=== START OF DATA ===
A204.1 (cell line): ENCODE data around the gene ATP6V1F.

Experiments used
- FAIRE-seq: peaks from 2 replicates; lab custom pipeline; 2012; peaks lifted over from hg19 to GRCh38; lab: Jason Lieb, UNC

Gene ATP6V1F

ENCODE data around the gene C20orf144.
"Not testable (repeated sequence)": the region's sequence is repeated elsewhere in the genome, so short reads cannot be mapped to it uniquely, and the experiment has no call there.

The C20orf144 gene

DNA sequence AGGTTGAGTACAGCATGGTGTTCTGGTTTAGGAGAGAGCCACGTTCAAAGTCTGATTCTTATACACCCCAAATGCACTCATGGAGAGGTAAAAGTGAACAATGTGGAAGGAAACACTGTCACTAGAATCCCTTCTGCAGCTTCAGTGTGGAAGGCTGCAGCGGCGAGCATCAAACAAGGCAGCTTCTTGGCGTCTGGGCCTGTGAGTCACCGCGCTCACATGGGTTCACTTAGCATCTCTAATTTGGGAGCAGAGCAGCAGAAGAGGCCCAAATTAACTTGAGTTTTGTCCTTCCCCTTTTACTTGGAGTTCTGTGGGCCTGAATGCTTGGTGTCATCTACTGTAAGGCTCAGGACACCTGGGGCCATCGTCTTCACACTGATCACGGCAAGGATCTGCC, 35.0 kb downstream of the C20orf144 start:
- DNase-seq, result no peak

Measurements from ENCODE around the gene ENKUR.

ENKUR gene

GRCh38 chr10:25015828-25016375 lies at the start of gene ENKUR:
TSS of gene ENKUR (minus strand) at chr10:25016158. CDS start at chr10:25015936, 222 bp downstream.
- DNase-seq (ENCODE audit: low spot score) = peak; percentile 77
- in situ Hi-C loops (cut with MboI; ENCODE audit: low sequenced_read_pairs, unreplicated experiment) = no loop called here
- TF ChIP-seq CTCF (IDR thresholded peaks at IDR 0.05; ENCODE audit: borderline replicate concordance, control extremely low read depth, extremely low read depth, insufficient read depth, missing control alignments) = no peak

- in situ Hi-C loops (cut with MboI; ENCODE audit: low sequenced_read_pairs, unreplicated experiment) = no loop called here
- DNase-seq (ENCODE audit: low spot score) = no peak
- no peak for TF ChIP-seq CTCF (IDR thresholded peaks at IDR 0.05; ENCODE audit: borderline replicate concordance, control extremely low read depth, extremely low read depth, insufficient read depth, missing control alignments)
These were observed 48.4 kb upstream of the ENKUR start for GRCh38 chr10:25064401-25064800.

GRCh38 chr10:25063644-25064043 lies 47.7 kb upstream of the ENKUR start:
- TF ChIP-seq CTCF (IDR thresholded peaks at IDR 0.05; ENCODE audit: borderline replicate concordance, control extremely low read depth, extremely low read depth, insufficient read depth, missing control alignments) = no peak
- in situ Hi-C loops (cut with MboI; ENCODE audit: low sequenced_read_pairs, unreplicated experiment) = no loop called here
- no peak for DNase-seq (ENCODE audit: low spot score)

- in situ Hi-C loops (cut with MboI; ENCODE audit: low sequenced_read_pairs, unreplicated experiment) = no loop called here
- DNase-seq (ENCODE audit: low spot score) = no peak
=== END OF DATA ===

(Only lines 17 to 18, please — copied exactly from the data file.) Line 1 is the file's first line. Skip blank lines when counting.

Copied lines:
- in situ Hi-C loops (cut with MboI; ENCODE audit: low sequenced_read_pairs, unreplicated experiment) = no loop called here
- DNase-seq (ENCODE audit: low spot score) = no peak